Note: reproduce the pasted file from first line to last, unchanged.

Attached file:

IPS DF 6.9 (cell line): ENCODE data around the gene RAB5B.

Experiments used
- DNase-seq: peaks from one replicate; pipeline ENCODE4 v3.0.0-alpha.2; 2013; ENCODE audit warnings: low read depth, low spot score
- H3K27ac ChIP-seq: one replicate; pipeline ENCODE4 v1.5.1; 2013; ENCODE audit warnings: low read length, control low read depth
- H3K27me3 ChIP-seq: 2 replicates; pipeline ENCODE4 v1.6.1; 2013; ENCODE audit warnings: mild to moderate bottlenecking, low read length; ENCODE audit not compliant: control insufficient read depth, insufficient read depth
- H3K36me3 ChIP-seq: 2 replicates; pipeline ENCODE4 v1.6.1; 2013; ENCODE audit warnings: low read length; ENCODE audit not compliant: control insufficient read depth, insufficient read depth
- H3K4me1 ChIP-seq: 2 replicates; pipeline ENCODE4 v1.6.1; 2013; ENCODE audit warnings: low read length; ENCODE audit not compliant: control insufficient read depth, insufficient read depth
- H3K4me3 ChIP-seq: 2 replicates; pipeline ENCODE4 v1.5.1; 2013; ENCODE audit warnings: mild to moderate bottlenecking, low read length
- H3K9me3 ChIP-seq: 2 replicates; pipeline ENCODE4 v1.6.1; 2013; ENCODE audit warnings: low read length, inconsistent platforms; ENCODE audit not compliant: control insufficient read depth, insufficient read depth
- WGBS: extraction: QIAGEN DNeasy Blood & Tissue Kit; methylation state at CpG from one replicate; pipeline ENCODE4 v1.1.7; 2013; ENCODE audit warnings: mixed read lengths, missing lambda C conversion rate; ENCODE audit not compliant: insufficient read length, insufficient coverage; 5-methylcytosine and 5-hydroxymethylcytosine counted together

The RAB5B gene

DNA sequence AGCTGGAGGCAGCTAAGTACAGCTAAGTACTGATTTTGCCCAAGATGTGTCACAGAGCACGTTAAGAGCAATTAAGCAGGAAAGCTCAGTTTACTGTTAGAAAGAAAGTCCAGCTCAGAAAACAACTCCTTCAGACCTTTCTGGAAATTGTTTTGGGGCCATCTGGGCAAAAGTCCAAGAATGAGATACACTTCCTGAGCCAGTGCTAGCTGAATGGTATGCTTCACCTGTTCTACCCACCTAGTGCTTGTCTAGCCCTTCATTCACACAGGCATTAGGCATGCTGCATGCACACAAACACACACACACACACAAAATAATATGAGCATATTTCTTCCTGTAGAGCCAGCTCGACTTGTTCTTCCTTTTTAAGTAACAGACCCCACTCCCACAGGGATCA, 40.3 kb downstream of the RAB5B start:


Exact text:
IPS DF 6.9 (cell line): ENCODE data around the gene RAB5B.

Experiments used
- DNase-seq: peaks from one replicate; pipeline ENCODE4 v3.0.0-alpha.2; 2013; ENCODE audit warnings: low read depth, low spot score
- H3K27ac ChIP-seq: one replicate; pipeline ENCODE4 v1.5.1; 2013; ENCODE audit warnings: low read length, control low read depth
- H3K27me3 ChIP-seq: 2 replicates; pipeline ENCODE4 v1.6.1; 2013; ENCODE audit warnings: mild to moderate bottlenecking, low read length; ENCODE audit not compliant: control insufficient read depth, insufficient read depth
- H3K36me3 ChIP-seq: 2 replicates; pipeline ENCODE4 v1.6.1; 2013; ENCODE audit warnings: low read length; ENCODE audit not compliant: control insufficient read depth, insufficient read depth
- H3K4me1 ChIP-seq: 2 replicates; pipeline ENCODE4 v1.6.1; 2013; ENCODE audit warnings: low read length; ENCODE audit not compliant: control insufficient read depth, insufficient read depth
- H3K4me3 ChIP-seq: 2 replicates; pipeline ENCODE4 v1.5.1; 2013; ENCODE audit warnings: mild to moderate bottlenecking, low read length
- H3K9me3 ChIP-seq: 2 replicates; pipeline ENCODE4 v1.6.1; 2013; ENCODE audit warnings: low read length, inconsistent platforms; ENCODE audit not compliant: control insufficient read depth, insufficient read depth
- WGBS: extraction: QIAGEN DNeasy Blood & Tissue Kit; methylation state at CpG from one replicate; pipeline ENCODE4 v1.1.7; 2013; ENCODE audit warnings: mixed read lengths, missing lambda C conversion rate; ENCODE audit not compliant: insufficient read length, insufficient coverage; 5-methylcytosine and 5-hydroxymethylcytosine counted together

The RAB5B gene

DNA sequence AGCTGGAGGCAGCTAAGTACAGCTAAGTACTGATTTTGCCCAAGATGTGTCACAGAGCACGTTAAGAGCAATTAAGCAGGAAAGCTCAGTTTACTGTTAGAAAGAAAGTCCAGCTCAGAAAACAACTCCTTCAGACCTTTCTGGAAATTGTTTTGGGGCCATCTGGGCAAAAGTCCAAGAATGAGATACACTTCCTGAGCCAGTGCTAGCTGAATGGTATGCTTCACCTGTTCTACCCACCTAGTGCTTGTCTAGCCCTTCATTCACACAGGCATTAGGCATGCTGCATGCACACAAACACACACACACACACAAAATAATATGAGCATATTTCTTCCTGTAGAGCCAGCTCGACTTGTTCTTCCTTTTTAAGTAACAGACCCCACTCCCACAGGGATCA, 40.3 kb downstream of the RAB5B start: